The 2nd US Circuit Court of Appeals agreed with a New York judge’s ruling, saying that President Donald Trump “engaged in unconstitutional viewpoint discrimination by utilizing Twitter’s ‘blocking’ function to limit certain users’ access to his social media account, which is otherwise open to the public at large, because he disagrees with their speech.”
Trump, who is known for his Twitter fingers and his unprecedented use of the social media site in office, drew further attention after he blocked seven people, as well as the Knight First Amendment Institute at Columbia University. The Knight First Amendment Institute filed a case against Trump and his aides in 2017 on behalf of the individuals arguing that his personal account was an extension of the Presidential office.
As, CNN notes, the Justice Department fired back claiming that President Trump wasn’t “wielding the power” of the federal government when he blocked people from his personal Twitter, as he was blocking users for personal matters.
The appeals court on Tuesday, resoundingly rejected that claim.
“The irony in all of this is that we write at a time in the history of this nation when the conduct of our government and its officials is subject to wide‐open, robust debate,” the court said. “This debate encompasses an extraordinarily broad range of ideas and viewpoints and generates a level of passion and intensity the likes of which have rarely been seen. This debate, as uncomfortable and as unpleasant as it frequently may be, is nonetheless a good thing. In resolving this appeal, we remind the litigants and the public that if the First Amendment means anything, it means that the best response to disfavored speech on matters of public concern is more speech, not less.”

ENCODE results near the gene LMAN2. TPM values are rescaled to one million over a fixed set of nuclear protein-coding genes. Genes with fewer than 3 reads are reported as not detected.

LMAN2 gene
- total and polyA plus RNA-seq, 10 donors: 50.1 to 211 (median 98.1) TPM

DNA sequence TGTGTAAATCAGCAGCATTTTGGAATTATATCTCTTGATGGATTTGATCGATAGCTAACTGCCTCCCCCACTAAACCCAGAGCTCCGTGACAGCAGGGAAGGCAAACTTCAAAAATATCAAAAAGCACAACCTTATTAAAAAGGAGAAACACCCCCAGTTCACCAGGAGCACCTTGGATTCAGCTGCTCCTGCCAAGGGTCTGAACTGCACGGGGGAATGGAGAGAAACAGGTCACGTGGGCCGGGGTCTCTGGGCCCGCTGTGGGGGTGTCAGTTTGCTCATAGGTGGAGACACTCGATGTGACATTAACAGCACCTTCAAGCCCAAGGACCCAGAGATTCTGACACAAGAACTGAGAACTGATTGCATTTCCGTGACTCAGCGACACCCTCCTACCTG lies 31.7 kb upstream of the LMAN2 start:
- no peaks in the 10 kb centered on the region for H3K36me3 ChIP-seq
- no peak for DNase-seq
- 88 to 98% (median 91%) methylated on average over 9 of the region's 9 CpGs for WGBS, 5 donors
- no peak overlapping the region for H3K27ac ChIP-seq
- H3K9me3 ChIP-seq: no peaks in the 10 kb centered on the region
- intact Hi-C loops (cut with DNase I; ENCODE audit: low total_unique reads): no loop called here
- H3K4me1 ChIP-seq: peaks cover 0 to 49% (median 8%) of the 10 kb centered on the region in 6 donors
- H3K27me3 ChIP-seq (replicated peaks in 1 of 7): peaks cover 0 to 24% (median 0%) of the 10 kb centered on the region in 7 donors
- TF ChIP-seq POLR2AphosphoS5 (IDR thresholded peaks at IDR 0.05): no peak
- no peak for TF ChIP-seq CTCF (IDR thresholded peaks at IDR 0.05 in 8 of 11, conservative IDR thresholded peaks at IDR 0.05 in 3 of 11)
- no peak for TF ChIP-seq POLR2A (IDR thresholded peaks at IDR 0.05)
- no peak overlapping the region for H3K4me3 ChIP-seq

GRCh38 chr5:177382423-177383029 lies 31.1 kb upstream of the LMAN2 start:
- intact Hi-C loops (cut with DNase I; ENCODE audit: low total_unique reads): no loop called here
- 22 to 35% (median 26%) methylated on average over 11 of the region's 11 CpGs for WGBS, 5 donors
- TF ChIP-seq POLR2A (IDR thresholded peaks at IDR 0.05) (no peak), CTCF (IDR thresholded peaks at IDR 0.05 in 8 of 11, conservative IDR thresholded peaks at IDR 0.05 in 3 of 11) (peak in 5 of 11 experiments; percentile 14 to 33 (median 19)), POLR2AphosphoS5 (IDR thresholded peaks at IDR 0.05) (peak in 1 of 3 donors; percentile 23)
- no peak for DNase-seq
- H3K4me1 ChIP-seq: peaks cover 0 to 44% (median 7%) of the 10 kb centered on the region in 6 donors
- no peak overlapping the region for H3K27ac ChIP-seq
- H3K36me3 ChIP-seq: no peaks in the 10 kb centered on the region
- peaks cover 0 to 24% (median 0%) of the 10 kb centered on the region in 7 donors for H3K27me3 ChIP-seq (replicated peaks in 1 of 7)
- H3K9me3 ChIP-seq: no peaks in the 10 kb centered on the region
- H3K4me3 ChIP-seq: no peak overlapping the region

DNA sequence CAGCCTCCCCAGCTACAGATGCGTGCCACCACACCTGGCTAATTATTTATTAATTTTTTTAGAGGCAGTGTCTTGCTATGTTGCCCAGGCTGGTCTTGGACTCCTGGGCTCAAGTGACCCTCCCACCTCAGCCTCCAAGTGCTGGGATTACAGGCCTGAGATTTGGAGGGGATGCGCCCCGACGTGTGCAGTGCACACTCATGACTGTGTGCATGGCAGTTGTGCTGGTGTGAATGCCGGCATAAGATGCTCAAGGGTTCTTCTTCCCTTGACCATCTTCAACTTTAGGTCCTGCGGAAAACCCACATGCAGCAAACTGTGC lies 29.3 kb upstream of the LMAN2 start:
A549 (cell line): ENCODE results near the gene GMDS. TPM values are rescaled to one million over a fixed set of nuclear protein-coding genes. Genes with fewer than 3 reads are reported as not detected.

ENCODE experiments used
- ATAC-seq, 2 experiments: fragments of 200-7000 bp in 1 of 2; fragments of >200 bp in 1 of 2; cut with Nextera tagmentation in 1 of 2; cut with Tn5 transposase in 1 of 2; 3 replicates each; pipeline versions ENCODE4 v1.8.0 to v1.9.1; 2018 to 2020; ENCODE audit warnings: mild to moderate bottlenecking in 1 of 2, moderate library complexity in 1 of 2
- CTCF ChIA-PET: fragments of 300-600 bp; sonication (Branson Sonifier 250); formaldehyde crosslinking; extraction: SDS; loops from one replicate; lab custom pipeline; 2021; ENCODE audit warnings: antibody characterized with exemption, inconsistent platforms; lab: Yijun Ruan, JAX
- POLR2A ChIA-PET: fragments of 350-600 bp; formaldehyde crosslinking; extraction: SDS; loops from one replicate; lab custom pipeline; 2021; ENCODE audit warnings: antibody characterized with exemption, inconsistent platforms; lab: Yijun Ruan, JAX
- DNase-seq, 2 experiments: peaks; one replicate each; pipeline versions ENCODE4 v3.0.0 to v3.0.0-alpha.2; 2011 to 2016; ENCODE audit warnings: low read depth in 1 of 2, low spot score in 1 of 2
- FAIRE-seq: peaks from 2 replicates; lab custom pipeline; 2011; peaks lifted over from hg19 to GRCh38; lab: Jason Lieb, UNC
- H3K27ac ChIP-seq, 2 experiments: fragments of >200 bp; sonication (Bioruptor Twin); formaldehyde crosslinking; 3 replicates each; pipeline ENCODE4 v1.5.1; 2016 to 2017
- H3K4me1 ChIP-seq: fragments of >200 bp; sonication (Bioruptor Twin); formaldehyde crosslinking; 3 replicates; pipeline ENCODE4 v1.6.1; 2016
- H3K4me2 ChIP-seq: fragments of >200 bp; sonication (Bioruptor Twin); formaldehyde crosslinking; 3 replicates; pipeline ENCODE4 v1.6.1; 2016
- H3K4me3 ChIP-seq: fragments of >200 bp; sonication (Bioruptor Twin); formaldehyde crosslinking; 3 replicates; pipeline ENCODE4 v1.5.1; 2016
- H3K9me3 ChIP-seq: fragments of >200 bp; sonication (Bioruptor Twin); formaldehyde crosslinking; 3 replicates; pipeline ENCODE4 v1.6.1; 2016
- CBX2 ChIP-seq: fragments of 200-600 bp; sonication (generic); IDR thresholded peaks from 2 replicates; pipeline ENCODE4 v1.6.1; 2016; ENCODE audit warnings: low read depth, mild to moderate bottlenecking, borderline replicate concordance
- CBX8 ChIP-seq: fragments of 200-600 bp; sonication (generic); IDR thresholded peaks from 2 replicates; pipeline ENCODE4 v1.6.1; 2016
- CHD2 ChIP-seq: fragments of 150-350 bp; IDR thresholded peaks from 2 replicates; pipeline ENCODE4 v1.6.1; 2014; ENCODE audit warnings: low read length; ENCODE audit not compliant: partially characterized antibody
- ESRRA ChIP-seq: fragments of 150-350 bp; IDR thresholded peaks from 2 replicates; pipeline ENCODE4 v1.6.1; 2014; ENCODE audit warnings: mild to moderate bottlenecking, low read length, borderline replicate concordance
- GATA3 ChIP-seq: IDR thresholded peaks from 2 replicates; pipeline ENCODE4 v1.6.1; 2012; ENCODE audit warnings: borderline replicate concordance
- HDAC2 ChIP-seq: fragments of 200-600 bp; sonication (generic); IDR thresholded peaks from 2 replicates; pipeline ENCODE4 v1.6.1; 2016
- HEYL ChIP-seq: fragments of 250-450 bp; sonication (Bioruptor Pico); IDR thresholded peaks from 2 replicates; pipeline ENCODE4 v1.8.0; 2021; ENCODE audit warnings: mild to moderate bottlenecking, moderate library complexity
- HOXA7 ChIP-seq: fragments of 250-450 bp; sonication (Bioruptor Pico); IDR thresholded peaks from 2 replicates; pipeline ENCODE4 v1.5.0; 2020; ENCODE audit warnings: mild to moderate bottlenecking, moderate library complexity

“Public officials’ social media accounts are now among the most significant forums for discussion of government policy,” Jameel Jaffer, the Knight Institute’s Executive Director, who argued the case before the Second Circuit in March, said in a press release. “This decision will ensure that people aren’t excluded from these forums simply because of their viewpoints, and that public officials aren’t insulated from their constituents’ criticism. The decision will help ensure the integrity and vitality of digital spaces that are increasingly important to our democracy.”
“With public officials across the country increasingly using social media to communicate with and foster debate among their constituents, today’s decision should make them think twice before hitting the block button when they don’t like what someone has posted,” Katie Fallow, Senior Staff Attorney at the Knight Institute, added. “It’s unconstitutional and undemocratic.”